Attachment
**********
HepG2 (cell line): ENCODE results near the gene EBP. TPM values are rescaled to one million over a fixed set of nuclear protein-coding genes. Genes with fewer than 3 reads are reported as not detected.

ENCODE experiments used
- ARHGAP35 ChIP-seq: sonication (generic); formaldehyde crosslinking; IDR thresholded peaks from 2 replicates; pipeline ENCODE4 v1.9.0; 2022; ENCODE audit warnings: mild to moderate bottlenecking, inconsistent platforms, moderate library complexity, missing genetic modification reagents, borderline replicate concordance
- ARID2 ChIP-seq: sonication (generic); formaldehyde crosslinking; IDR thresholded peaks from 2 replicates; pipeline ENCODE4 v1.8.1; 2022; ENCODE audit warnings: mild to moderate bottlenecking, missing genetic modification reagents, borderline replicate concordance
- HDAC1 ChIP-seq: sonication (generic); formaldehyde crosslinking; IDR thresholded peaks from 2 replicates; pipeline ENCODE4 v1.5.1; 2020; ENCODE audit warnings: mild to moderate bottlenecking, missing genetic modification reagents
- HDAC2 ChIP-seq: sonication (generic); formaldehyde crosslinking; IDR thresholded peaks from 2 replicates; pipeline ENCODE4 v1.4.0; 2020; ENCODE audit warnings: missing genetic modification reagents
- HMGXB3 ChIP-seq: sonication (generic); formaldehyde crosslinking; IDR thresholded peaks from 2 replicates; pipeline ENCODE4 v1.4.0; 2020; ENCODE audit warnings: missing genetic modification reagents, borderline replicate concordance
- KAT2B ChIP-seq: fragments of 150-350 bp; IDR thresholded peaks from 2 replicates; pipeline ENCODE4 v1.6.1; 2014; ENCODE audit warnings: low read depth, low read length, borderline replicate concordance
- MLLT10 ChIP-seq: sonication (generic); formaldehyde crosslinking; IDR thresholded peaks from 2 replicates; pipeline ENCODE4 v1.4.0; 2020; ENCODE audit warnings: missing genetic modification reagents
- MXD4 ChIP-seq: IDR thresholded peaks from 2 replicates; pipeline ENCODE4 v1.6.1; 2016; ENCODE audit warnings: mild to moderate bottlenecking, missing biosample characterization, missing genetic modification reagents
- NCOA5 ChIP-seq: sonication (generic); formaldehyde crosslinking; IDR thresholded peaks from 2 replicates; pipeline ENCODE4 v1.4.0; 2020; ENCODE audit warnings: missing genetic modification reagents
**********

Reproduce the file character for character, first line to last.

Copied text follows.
HepG2 (cell line): ENCODE results near the gene EBP. TPM values are rescaled to one million over a fixed set of nuclear protein-coding genes. Genes with fewer than 3 reads are reported as not detected.

ENCODE experiments used
- ARHGAP35 ChIP-seq: sonication (generic); formaldehyde crosslinking; IDR thresholded peaks from 2 replicates; pipeline ENCODE4 v1.9.0; 2022; ENCODE audit warnings: mild to moderate bottlenecking, inconsistent platforms, moderate library complexity, missing genetic modification reagents, borderline replicate concordance
- ARID2 ChIP-seq: sonication (generic); formaldehyde crosslinking; IDR thresholded peaks from 2 replicates; pipeline ENCODE4 v1.8.1; 2022; ENCODE audit warnings: mild to moderate bottlenecking, missing genetic modification reagents, borderline replicate concordance
- HDAC1 ChIP-seq: sonication (generic); formaldehyde crosslinking; IDR thresholded peaks from 2 replicates; pipeline ENCODE4 v1.5.1; 2020; ENCODE audit warnings: mild to moderate bottlenecking, missing genetic modification reagents
- HDAC2 ChIP-seq: sonication (generic); formaldehyde crosslinking; IDR thresholded peaks from 2 replicates; pipeline ENCODE4 v1.4.0; 2020; ENCODE audit warnings: missing genetic modification reagents
- HMGXB3 ChIP-seq: sonication (generic); formaldehyde crosslinking; IDR thresholded peaks from 2 replicates; pipeline ENCODE4 v1.4.0; 2020; ENCODE audit warnings: missing genetic modification reagents, borderline replicate concordance
- KAT2B ChIP-seq: fragments of 150-350 bp; IDR thresholded peaks from 2 replicates; pipeline ENCODE4 v1.6.1; 2014; ENCODE audit warnings: low read depth, low read length, borderline replicate concordance
- MLLT10 ChIP-seq: sonication (generic); formaldehyde crosslinking; IDR thresholded peaks from 2 replicates; pipeline ENCODE4 v1.4.0; 2020; ENCODE audit warnings: missing genetic modification reagents
- MXD4 ChIP-seq: IDR thresholded peaks from 2 replicates; pipeline ENCODE4 v1.6.1; 2016; ENCODE audit warnings: mild to moderate bottlenecking, missing biosample characterization, missing genetic modification reagents
- NCOA5 ChIP-seq: sonication (generic); formaldehyde crosslinking; IDR thresholded peaks from 2 replicates; pipeline ENCODE4 v1.4.0; 2020; ENCODE audit warnings: missing genetic modification reagents